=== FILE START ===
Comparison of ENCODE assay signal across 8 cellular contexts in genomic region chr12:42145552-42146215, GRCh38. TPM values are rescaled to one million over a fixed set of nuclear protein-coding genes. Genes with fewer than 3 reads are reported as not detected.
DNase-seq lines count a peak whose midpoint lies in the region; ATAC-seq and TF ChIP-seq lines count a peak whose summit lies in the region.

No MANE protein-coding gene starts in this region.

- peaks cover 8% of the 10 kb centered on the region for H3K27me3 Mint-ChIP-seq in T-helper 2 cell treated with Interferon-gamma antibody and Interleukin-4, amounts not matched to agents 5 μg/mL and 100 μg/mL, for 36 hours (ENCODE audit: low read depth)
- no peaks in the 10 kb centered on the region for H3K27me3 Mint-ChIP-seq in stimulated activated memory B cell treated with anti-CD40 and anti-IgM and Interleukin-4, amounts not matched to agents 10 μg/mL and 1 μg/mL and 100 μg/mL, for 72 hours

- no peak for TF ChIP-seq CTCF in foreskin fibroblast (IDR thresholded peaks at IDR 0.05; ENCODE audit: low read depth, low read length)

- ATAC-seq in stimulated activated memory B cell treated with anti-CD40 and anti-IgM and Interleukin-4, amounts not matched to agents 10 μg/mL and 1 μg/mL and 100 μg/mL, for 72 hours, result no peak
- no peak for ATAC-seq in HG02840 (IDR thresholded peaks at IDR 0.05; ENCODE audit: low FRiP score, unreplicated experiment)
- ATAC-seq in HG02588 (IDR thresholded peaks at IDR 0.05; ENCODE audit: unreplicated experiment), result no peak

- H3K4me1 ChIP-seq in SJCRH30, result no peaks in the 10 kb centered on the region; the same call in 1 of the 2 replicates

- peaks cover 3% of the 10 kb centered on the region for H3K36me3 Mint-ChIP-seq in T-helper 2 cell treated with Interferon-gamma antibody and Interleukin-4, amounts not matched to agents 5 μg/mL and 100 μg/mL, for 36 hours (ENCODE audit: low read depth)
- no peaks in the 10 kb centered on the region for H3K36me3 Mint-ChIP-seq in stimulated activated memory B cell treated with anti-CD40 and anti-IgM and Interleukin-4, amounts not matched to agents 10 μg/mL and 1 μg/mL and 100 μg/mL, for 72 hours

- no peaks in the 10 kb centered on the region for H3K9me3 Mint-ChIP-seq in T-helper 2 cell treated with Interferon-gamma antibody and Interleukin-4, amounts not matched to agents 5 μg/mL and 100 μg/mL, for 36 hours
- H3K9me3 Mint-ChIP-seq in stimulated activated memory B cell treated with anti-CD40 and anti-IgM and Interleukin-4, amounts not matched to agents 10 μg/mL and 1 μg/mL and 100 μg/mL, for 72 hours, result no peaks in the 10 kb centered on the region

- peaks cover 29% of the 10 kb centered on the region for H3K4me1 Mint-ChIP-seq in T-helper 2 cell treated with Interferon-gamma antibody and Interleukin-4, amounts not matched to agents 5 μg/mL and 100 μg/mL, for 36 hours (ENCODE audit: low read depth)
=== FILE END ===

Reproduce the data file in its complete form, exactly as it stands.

Comparison of ENCODE assay signal across 8 cellular contexts in genomic region chr12:42145552-42146215, GRCh38. TPM values are rescaled to one million over a fixed set of nuclear protein-coding genes. Genes with fewer than 3 reads are reported as not detected.
DNase-seq lines count a peak whose midpoint lies in the region; ATAC-seq and TF ChIP-seq lines count a peak whose summit lies in the region.

No MANE protein-coding gene starts in this region.

- peaks cover 8% of the 10 kb centered on the region for H3K27me3 Mint-ChIP-seq in T-helper 2 cell treated with Interferon-gamma antibody and Interleukin-4, amounts not matched to agents 5 μg/mL and 100 μg/mL, for 36 hours (ENCODE audit: low read depth)
- no peaks in the 10 kb centered on the region for H3K27me3 Mint-ChIP-seq in stimulated activated memory B cell treated with anti-CD40 and anti-IgM and Interleukin-4, amounts not matched to agents 10 μg/mL and 1 μg/mL and 100 μg/mL, for 72 hours

- no peak for TF ChIP-seq CTCF in foreskin fibroblast (IDR thresholded peaks at IDR 0.05; ENCODE audit: low read depth, low read length)

- ATAC-seq in stimulated activated memory B cell treated with anti-CD40 and anti-IgM and Interleukin-4, amounts not matched to agents 10 μg/mL and 1 μg/mL and 100 μg/mL, for 72 hours, result no peak
- no peak for ATAC-seq in HG02840 (IDR thresholded peaks at IDR 0.05; ENCODE audit: low FRiP score, unreplicated experiment)
- ATAC-seq in HG02588 (IDR thresholded peaks at IDR 0.05; ENCODE audit: unreplicated experiment), result no peak

- H3K4me1 ChIP-seq in SJCRH30, result no peaks in the 10 kb centered on the region; the same call in 1 of the 2 replicates

- peaks cover 3% of the 10 kb centered on the region for H3K36me3 Mint-ChIP-seq in T-helper 2 cell treated with Interferon-gamma antibody and Interleukin-4, amounts not matched to agents 5 μg/mL and 100 μg/mL, for 36 hours (ENCODE audit: low read depth)
- no peaks in the 10 kb centered on the region for H3K36me3 Mint-ChIP-seq in stimulated activated memory B cell treated with anti-CD40 and anti-IgM and Interleukin-4, amounts not matched to agents 10 μg/mL and 1 μg/mL and 100 μg/mL, for 72 hours

- no peaks in the 10 kb centered on the region for H3K9me3 Mint-ChIP-seq in T-helper 2 cell treated with Interferon-gamma antibody and Interleukin-4, amounts not matched to agents 5 μg/mL and 100 μg/mL, for 36 hours
- H3K9me3 Mint-ChIP-seq in stimulated activated memory B cell treated with anti-CD40 and anti-IgM and Interleukin-4, amounts not matched to agents 10 μg/mL and 1 μg/mL and 100 μg/mL, for 72 hours, result no peaks in the 10 kb centered on the region

- peaks cover 29% of the 10 kb centered on the region for H3K4me1 Mint-ChIP-seq in T-helper 2 cell treated with Interferon-gamma antibody and Interleukin-4, amounts not matched to agents 5 μg/mL and 100 μg/mL, for 36 hours (ENCODE audit: low read depth)